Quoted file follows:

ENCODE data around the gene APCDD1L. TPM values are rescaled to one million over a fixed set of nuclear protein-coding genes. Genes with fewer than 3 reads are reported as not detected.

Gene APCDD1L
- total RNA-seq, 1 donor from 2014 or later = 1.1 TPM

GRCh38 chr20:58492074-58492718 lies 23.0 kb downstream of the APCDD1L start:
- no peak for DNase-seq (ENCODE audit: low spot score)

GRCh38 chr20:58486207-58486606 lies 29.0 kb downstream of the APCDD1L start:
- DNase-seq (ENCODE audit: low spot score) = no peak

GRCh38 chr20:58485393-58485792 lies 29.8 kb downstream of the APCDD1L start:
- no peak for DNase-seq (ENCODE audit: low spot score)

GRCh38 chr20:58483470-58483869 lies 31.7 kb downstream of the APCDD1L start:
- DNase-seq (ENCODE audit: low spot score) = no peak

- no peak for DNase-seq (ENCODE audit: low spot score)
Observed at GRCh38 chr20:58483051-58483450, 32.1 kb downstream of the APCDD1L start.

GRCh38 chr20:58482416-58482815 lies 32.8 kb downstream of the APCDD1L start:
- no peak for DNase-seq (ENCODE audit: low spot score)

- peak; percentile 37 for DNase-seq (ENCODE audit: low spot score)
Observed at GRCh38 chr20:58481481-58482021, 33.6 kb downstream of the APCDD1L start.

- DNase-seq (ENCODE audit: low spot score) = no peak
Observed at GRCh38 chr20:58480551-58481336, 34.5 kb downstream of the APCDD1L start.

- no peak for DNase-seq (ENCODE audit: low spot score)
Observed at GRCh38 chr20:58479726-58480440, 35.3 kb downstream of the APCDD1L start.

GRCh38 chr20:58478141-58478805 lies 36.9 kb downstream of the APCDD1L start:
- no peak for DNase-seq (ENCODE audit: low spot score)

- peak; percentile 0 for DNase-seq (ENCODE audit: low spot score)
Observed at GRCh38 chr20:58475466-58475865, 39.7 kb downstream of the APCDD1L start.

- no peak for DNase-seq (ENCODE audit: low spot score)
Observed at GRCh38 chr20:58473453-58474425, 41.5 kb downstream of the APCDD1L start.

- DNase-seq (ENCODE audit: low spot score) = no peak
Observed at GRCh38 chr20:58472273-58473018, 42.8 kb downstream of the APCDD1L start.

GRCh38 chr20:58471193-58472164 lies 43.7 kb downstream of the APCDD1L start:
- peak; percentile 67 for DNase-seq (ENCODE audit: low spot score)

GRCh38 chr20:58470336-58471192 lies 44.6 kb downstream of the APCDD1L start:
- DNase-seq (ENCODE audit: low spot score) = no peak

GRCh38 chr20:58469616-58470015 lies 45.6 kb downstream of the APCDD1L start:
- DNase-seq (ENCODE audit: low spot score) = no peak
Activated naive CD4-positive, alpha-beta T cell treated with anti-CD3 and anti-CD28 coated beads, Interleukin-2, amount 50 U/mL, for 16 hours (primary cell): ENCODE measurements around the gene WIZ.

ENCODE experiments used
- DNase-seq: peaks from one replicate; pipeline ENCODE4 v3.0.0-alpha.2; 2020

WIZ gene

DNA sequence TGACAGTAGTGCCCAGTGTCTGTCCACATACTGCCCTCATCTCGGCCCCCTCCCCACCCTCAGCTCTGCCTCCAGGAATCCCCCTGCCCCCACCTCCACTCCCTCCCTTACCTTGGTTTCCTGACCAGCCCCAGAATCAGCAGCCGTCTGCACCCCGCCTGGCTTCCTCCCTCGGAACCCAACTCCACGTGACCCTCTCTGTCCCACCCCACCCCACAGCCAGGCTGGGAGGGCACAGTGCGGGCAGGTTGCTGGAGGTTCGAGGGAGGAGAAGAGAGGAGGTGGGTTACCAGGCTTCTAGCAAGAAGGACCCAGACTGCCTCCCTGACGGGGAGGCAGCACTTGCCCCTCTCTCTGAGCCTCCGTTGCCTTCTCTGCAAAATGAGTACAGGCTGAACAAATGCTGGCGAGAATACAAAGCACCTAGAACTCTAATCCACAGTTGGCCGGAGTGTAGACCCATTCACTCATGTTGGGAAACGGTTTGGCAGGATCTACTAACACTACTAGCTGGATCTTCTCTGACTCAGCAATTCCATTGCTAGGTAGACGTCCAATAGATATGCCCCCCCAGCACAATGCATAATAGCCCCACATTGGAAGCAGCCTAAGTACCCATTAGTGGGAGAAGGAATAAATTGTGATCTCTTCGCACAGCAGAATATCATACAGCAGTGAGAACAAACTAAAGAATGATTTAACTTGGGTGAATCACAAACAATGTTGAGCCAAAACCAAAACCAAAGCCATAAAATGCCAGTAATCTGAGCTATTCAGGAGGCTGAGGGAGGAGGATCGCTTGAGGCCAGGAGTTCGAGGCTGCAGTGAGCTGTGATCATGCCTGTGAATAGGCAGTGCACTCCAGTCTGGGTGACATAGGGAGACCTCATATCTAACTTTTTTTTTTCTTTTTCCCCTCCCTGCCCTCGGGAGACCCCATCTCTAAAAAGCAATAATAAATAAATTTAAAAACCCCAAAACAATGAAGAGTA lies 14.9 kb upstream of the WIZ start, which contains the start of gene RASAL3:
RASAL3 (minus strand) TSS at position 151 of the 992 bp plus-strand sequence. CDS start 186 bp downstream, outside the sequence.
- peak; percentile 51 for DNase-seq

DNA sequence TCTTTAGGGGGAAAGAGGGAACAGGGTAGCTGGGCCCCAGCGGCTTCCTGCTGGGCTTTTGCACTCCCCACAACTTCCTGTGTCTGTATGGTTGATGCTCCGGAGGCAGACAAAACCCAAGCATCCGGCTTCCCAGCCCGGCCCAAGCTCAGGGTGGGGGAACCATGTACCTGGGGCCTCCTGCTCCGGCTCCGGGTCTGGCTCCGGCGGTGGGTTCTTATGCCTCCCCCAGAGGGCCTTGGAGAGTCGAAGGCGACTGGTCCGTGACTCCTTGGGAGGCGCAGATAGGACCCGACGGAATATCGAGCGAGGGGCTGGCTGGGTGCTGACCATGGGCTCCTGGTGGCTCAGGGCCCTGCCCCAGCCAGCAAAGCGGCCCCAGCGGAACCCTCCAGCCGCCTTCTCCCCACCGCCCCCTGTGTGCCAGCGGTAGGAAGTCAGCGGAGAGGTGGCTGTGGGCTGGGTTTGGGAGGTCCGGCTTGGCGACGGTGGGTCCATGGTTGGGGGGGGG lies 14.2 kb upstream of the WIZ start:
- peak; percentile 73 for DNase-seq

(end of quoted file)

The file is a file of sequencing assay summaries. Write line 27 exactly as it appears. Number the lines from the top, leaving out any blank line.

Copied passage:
Observed at GRCh38 chr20:58473453-58474425, 41.5 kb downstream of the APCDD1L start.